The treat of the day was a garden visit by a Blackcap.
|Blackcap (Sylvia atricapilla) (female) - garden on 17th March, 2023|
This day gave us what was possibly the most exciting garden sighting of the year, with a garden 'lifer' in the form of a Linnet. Although described as 'a common resident breeder and passage migrant' in the vice-county, I do not often see one on my local travels, so having one in the garden was rather special. Sadly, I only managed shots of it on a feeder.
|Linnet (Linaria cannabina) - garden on 18th March, 20023|
I was now tending to photograph anything that moved, with the objective of getting a little more used to the camera, and this seems to be paying off, although I have not yet mastered finding distant subjects in the electronic viewfinder.
Woodpigeon (Columba palumbus) - garden on 19th March, 2023
Wednesday 22nd March Kelham Bridge Nature Reserve
Stock Dove (Columba oenas) - garden on 19th March, 2023
In the hope of finding interesting subject matter for the camera, I made a return visit to Kelham Bridge. Although virtually nothing was seen, the camera worked well, and I had an enjoyable time there - particularly as I got some good advice from a fellow Canon mirrorless user.
|Canada Goose (Branta canadensis) - Kelham Bridge NR|
|Gadwall (Anas strepera) (male) - Kelham Bridge NR|
I went here, primarily as I had yet to attempt much in the way of flight shots with the new camera, although it was said to have an excellent facility for focus-tracking moving objects. In this respect, I failed miserably as I was in the hide, with just gulls in flight, zooming around at some distance on an unpredictable trajectory or flashing past the window at great speed. I was still having difficulty in finding them in the viewfinder and losing them again before I could achieve focus.
I did manage to get some shots of birds that were moving more sedately, however!
|Coot (Fulica atra) - Hicks Lodge|
|Mallard (Anas platyrhynchos) (male) - Hicks Lodge|
|Mute Swan (Cygnus olor) - Hicks Lodge|
|Canada Goose (Branta canadensis) - Hicks Lodge|
|Greylag Goose (Anser anser) - Hicks Lodge|
I will bring this post to a close now. I feel that I am starting to get there with the new camera, but I still have a lot to learn. The Canon instruction manual for the camera is a mere 963 pages long! The on-line manual for the Canon DPP processing software is a little less daunting at 192 pages. They say that you can't teach an old dog new tricks - I have to prove them wrong!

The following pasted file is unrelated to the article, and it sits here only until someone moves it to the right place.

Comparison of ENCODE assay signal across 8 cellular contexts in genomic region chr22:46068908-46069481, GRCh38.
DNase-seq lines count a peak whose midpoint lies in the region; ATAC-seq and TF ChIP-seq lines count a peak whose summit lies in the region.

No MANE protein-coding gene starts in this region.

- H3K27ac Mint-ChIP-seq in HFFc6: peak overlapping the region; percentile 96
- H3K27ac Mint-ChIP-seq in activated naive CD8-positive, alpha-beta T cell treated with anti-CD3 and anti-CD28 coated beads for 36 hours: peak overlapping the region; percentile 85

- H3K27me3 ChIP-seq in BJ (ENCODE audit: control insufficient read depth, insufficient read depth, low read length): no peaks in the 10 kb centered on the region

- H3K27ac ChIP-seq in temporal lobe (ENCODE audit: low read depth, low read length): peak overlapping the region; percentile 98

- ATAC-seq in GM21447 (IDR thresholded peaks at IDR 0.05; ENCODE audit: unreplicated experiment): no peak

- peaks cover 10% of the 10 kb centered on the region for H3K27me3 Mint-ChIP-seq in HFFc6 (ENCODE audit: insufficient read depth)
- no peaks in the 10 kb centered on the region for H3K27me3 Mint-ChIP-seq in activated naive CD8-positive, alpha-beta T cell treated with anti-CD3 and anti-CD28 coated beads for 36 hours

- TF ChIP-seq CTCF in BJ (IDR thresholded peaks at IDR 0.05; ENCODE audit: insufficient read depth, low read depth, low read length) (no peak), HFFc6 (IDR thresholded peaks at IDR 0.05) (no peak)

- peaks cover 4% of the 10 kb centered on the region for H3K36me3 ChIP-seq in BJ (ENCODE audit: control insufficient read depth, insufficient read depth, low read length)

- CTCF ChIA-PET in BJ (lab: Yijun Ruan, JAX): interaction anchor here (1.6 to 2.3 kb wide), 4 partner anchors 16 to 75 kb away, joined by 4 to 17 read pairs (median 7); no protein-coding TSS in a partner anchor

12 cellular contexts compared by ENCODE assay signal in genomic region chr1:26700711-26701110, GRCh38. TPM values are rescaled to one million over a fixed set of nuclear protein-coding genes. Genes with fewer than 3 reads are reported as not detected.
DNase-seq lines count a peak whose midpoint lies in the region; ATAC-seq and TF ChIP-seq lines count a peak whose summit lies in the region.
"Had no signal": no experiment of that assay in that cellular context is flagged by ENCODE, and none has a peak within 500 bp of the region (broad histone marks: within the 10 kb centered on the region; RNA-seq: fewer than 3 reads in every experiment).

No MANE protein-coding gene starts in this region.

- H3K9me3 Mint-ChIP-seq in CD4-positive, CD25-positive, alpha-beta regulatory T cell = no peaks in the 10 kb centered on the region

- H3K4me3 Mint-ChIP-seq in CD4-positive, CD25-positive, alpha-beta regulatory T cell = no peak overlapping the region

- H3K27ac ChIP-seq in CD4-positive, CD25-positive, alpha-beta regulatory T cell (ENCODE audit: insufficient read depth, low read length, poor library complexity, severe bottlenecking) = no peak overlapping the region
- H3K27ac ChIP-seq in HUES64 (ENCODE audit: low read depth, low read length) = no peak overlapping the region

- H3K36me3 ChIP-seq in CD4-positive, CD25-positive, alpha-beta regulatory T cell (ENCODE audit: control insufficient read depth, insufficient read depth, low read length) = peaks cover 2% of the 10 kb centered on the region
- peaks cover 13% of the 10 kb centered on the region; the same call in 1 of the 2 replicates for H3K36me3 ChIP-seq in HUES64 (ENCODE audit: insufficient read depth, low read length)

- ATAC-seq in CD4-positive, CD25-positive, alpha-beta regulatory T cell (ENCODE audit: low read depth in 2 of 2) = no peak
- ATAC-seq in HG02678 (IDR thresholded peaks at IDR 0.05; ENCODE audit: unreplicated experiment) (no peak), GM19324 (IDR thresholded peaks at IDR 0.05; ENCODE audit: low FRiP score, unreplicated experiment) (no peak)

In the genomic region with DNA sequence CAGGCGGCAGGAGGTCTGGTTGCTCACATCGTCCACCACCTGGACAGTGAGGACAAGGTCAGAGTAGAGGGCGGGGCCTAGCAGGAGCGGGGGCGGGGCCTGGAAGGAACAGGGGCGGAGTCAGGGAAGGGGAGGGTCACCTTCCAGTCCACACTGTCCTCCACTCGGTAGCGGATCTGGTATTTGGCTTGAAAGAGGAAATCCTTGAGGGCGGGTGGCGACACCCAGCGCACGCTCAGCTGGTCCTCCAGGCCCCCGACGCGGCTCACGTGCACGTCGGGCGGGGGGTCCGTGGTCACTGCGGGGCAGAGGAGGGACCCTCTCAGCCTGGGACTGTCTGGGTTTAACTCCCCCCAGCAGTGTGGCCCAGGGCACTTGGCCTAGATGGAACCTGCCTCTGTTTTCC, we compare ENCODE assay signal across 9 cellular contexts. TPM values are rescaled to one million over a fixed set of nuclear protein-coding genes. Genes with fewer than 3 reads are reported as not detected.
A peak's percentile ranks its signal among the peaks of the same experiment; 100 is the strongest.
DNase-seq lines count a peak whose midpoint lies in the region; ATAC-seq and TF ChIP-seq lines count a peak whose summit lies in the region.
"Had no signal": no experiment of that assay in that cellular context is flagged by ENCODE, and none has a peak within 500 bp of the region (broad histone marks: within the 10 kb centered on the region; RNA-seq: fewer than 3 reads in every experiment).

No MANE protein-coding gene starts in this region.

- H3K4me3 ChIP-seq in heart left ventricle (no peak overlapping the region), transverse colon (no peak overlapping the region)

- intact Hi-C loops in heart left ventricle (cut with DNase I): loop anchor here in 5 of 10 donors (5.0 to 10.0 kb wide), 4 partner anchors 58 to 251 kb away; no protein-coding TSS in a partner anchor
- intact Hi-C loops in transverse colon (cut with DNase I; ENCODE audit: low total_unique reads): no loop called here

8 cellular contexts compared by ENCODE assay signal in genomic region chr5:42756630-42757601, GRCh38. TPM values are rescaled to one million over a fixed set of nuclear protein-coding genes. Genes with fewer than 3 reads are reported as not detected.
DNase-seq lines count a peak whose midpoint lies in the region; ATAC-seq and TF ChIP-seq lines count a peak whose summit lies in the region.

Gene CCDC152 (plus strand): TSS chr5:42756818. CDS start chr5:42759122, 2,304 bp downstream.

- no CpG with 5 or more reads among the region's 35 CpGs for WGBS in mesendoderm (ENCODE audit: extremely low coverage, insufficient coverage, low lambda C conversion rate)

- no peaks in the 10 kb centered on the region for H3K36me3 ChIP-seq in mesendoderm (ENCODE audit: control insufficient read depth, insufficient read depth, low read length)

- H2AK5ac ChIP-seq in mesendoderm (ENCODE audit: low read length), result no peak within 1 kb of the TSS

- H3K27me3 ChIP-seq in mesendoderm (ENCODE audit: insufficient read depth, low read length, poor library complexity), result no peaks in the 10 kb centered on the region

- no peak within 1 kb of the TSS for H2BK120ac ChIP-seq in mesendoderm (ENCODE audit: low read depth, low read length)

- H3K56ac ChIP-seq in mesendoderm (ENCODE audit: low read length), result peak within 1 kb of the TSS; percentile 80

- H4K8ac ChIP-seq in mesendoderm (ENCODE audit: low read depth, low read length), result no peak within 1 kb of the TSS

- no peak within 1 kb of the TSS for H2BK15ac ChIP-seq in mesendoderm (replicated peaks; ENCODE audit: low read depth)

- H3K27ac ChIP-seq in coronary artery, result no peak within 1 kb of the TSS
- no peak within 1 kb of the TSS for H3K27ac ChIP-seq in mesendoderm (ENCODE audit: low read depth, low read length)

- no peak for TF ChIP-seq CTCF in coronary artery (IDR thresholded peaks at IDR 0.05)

I suspect that my next post will be in a about a week's time. In the meantime, please take good care of yourselves and Nature. Thank you for dropping by - - - Richard
Very jealous of the new set up and already someone lovely crisp images. Look forward to what you can achieve with this. Take care.ReplyDelete
It's getting quite exciting, checking through the facilities Marc. I'm looking forward to see how I get on in the dragonfly season, particularly as the focus tracking facilities look as if they good be rather special. I tried the semi-macro capabilities on a moth in poor light a couple of days ago and got far better results than I did with the Nikon D7200 with the Sigma 150 macro which I also took some shots with so I could compare them.Delete
Best wishes - - - Richard
You seem to have mastered it Richard. Some lovely shots-particularly love the various finch photos.ReplyDelete
Thank you, Conehead54. I really have still got a lot to learn. Spent another couple of hours today reading the manual and other advice and, hopefully, have pcked up some more useful tips to give me better results. Best wishes - - - RichardDelete
As with previous comments, looking forward to seeing your progression with the new camera Richard, and have enjoyed what I have already seen so far. Good to see you have had a Linnet in the garden, another bird I'm not expecting to see in ours any time soon.ReplyDelete
Thank you for the encouragement, Pete. I've a way to go yet, and a bit concerned that I'll alter a setting or two that will mess it all up and have to start back at square 1 !Delete
Take good care - - - Richard
Only 963 pages long, Richard? I expect you will have that read, absorbed and put into action in no time! Bedtime reading! The results above seem to indicate that you are getting the hang of many functions in short order, and I have no doubt that you will wrestle the difficult ones to the ground very soon. I am sure it is quite a challenge though. Congratulations on the Linnet in the backyard. That's exciting. I just scrolled back up to look again at the iridescence on the pigeons. Amazing. And that's in the early days with the camera. Imagine what is still to come! Best wishes and continued success - DavidReplyDelete